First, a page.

My Trouble With AT&T Retrospective

Just to let you guys know the resolution of my AT&T saga: the phone did eventually come, and I’ve had a few minor issues, but I’ve been generally happy with what I’ve received.

The activation process didn’t work correctly and I had to call and read numbers to them that their automated system should have prompted me for. A couple weeks later, I got a text message saying that my phone had “exceeded $20 in text messaging charges this month” so I called them up and apparently the text messaging plan I’d selected was never actually applied to my account, but that was easily taken care of and retroactively applied.

Device review

I have been extremely satisfied with the device itself. My initial reservations about the on-screen keyboard have gone away; I have a very decent typing speed on the phone, especially with two free hands. I wasn’t really able to type one-handed on my Windows Mobile phone due to the device’s design. I’ve never owned an iPod before, preferring standalone usb key-type players, but I find myself using the integrated iPod functionality on a fairly regular basis, especially the “Genius” mode.

While the voice recognition is neat, it can’t really distinguish things I feel that it should; and there are certain people/song names that I can’t get it to recognize, even after repeated tries and variations on pronunciation. The funniest of these is Monty Python’s “The Lumberjack Song.” I also don’t know too many commands, which is sad because you could probably do some very neat things with voice recognition on a phone.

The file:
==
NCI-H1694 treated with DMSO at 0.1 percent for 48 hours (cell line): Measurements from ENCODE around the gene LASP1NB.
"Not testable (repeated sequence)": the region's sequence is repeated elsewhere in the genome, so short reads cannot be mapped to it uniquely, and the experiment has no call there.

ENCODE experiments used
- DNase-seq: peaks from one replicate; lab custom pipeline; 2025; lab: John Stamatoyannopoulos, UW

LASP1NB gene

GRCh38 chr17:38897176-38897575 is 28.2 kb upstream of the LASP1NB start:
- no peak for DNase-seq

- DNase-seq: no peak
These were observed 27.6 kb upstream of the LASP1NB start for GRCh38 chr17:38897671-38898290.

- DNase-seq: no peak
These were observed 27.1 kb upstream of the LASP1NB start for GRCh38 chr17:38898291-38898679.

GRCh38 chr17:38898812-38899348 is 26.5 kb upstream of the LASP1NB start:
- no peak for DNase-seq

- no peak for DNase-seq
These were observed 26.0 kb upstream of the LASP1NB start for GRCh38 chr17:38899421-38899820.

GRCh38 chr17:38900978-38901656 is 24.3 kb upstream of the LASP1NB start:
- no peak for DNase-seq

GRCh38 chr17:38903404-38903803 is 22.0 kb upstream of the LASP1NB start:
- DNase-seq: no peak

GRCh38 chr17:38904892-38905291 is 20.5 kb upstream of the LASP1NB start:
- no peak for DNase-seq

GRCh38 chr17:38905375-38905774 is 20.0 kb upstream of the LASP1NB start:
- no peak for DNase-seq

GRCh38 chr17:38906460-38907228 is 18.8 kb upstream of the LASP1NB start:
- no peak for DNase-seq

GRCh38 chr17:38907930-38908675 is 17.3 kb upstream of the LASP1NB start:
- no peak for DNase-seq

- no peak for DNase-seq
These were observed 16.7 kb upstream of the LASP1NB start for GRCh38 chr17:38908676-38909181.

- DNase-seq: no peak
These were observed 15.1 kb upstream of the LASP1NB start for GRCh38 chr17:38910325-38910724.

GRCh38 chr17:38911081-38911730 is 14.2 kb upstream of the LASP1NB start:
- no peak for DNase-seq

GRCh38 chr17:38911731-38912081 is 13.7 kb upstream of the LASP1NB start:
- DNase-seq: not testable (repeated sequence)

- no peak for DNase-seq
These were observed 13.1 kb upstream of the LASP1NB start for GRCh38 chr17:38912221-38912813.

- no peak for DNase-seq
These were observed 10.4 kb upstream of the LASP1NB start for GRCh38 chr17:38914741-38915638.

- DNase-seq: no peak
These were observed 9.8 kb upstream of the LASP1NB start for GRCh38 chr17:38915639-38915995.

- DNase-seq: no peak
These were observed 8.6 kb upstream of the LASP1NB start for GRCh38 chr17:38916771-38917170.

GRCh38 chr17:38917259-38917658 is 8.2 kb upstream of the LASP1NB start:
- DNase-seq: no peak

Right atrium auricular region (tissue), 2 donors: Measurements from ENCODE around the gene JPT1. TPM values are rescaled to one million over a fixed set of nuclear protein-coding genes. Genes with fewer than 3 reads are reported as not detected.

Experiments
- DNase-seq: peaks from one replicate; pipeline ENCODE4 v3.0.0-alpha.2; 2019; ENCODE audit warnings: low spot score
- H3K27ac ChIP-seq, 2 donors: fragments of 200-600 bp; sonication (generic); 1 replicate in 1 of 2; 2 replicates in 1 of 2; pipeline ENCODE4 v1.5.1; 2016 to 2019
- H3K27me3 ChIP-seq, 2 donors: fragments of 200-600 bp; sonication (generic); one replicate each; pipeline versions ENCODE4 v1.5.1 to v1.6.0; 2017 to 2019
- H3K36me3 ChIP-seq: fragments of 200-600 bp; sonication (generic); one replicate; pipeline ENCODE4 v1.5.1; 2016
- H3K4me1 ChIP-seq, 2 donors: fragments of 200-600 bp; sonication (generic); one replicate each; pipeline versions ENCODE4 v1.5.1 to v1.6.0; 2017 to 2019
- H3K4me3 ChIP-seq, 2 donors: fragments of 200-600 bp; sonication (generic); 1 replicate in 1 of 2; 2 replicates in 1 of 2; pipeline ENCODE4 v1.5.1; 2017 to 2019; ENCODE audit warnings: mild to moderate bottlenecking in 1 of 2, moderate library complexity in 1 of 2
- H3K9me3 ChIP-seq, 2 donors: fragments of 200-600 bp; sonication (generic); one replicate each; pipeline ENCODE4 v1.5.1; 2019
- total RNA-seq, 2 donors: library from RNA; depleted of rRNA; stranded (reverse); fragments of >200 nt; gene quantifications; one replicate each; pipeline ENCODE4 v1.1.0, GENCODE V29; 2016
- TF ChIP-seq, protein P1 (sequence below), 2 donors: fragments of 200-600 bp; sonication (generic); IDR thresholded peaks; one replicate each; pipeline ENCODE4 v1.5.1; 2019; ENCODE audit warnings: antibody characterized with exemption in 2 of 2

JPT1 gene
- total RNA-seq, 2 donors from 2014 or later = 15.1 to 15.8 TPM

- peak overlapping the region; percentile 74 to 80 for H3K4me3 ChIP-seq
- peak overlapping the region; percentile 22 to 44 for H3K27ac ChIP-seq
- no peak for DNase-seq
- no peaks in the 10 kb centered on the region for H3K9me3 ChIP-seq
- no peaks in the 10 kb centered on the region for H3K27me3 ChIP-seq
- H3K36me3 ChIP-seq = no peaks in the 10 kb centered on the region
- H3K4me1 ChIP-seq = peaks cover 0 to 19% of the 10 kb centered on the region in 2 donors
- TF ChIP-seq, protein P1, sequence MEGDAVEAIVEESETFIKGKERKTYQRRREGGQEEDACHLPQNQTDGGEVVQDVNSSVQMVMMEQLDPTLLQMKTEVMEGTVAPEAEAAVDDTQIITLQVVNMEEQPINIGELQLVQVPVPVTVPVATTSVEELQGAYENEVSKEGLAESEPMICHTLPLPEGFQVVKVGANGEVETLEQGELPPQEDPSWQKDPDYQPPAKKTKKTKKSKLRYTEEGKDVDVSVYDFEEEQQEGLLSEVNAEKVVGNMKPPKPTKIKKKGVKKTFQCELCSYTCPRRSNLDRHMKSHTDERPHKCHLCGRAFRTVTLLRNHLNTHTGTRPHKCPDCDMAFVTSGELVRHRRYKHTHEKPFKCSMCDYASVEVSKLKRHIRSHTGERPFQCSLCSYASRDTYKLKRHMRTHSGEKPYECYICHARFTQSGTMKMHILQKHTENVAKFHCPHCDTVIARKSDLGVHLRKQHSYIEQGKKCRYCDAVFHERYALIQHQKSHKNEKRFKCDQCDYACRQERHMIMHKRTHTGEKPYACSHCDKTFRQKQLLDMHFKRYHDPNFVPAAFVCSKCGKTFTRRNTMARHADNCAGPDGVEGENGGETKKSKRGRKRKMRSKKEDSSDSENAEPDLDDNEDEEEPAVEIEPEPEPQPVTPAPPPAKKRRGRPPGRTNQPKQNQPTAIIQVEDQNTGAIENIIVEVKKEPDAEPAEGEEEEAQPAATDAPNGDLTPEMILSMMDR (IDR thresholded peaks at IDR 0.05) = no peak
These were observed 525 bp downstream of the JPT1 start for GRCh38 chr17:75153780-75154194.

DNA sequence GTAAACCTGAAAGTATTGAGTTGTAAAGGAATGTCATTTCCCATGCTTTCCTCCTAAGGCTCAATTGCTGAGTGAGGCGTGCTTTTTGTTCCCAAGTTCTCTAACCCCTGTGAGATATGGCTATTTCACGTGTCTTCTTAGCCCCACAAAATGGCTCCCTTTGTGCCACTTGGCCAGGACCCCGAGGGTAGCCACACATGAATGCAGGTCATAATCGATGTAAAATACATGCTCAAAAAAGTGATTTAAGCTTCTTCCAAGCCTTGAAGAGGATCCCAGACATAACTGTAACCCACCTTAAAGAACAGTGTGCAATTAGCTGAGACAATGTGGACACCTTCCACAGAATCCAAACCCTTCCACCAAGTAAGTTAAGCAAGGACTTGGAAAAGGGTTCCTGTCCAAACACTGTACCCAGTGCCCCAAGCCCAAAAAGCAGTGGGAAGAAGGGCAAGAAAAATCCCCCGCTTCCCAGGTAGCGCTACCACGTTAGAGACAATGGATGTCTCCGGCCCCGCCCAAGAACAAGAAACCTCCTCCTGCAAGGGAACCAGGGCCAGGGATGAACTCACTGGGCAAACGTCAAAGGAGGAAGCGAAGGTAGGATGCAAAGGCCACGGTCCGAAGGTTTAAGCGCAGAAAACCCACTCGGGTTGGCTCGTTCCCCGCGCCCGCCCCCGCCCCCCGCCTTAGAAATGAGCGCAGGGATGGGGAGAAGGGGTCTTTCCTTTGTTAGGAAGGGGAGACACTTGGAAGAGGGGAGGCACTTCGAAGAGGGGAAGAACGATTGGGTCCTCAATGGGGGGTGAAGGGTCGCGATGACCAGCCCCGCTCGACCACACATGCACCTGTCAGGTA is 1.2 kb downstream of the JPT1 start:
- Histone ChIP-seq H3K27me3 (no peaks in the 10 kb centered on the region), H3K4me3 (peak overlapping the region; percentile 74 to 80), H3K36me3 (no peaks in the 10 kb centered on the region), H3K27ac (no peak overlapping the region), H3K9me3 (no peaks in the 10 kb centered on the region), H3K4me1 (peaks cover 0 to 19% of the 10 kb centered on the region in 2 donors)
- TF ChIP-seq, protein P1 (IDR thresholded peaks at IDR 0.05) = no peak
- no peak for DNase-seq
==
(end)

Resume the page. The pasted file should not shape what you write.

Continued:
Service review

Signal is generally good, although I live in a major metropolitan area so I’d hope it would be. I didn’t get any signal in the panel/conference rooms in the Sheraton (one of the Dragon*Con hotels) although I did get signal in the deepest rooms of the Hyatt, which didn’t work for me under Verizon.

At the recent football game against Clemson, I went from having five bars when the stadium was half-full to not being able to connect to the network at all with the stadium full. That’s a pretty serious problem to me; big sporting events are one of those places where you use/need/depend on your phone. Hillary has Sprint on an ancient phone and was able to connect just fine.

Andrew Guyton

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